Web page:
What Does the Law Require?

What does the law require?Because I grew up being rewarded or punished depending on whether I obeyed or broke the rules, it was easy for me to believe that salvation depended on my obeying all of God’s law, doctrines that are often hard for even a career Christian like myself to get my mind around. So I tried my best be good and obey all of the rules.

Yet when Jesus came He clearly taught that outward sin was only the manifestation of a heart problem, and He distilled all of the law down to loving God and our neighbors (Matthew 36-40). If this is true, then the law seems to demand our love, which can’t be demanded anyway. How can one satisfy the demands of a law that can’t demand anything? I was obviously looking in the wrong place to try to meet the demands of the law by obeying rules.

A Bit of God Magic

While the law of God requires my ability to love, for the same reason that the law of respiration requires me to breathe, I have a disease that makes it impossible. The truth is: I can’t be good. If I can’t be good, then how will I ever survive the consequences of failing to love?

The ability to be good simply lies in a bit of magic that God does within me when I choose to be close friends with Him. When I engage Him, God fills my life with every bit of goodness that I so desperately need. He doesn’t play favorites either. He heals my sin as certainly and as thoroughly as He healed King David’s or Simon Peter’s. Only God’s magic (the power of the gospel) can make me strong in my weakness.

Saved by Trust

The only way I can learn to love is by spending time with the only One who can teach me. He does this by drawing me into a dance of love with Him and showing me how. This is the only way I can ever meet the demands of God’s law of love. It is why Morris Venden says that “righteousness is not being good. You won’t be saved for being good, and you won’t be lost for being bad. The devil doesn’t care whether you are naughty or nice as long as you keep away from a relationship with Jesus.”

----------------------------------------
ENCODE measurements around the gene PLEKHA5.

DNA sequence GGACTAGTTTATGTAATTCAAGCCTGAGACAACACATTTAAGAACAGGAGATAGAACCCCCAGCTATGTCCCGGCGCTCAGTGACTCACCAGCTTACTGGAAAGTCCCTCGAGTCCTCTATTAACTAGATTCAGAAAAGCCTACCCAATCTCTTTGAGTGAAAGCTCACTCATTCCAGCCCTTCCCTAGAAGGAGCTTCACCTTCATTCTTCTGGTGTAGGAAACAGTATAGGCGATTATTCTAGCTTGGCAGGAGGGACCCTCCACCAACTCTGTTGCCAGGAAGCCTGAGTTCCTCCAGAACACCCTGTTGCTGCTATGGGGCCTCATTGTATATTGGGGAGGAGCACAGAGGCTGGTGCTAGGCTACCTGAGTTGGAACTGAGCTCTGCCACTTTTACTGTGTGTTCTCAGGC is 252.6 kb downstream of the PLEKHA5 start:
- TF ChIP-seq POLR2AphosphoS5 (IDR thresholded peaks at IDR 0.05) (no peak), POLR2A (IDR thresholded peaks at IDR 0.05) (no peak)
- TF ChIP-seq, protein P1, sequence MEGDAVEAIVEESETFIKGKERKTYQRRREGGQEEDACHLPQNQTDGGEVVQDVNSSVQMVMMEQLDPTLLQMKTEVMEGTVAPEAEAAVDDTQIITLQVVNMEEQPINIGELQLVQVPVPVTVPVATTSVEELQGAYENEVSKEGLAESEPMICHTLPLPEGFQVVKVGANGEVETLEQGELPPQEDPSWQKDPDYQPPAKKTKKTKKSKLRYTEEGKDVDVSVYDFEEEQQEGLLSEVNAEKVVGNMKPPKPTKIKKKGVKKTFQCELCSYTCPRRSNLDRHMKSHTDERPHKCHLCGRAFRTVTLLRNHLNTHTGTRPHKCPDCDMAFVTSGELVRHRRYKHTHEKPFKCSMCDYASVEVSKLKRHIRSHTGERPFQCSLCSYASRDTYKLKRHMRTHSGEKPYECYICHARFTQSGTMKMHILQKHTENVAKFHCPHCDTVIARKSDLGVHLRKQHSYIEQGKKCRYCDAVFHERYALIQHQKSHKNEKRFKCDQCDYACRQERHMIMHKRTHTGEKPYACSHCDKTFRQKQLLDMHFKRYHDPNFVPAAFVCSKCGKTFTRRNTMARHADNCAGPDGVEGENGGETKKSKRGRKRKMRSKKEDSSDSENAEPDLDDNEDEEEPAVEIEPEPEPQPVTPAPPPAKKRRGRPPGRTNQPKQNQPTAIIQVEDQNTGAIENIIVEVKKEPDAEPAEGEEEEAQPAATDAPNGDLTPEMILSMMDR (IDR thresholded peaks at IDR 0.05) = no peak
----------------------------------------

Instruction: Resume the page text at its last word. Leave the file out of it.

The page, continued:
This entire process—from its beginning through our complete healing—is based simply on an initial and continued willingness to listen to God and be His trusting friend. The very essence of sin is rebelliousness—a breach of trust and friendship characterized by a stubborn unwillingness to listen—and the inevitable separation from God that comes as a result. The secret of being able to obey God’s law comes through the magic of a simple, childlike relationship with Him. We are saved by this trust—this admiration—this willingness to listen to Him.

Case In Point

When the jailer fell down before Saint Paul and asked him what he must do to be saved (Acts 16:30), Paul didn’t sit him down in the rubble and give him a 28 point Bible study on the doctrines of the church. No. He simply said, “Trust in Jesus.” We make it too hard. Many—especially new Christians and the youth—have been discouraged, overwhelmed, and driven away from God by a focus on rules and perfection when all that is necessary for salvation is a trusting friendship with God.

So What’s the Bottom Line?

If I can do nothing without Jesus (John 15:5), and I can do all things with Him (Philippians 4), then it follows that my only effective effort in life is to get with Jesus! Though I would not undermine the importance of doctrine, we have placed far too much emphasis on understanding doctrine in order to be saved. Daily looking to Jesus is the only thing that is required for our salvation, the only thing that can bring us back to the love and forgiveness from which we have fallen so far. We are enabled to do all that the law requires as a result of walking with Him.


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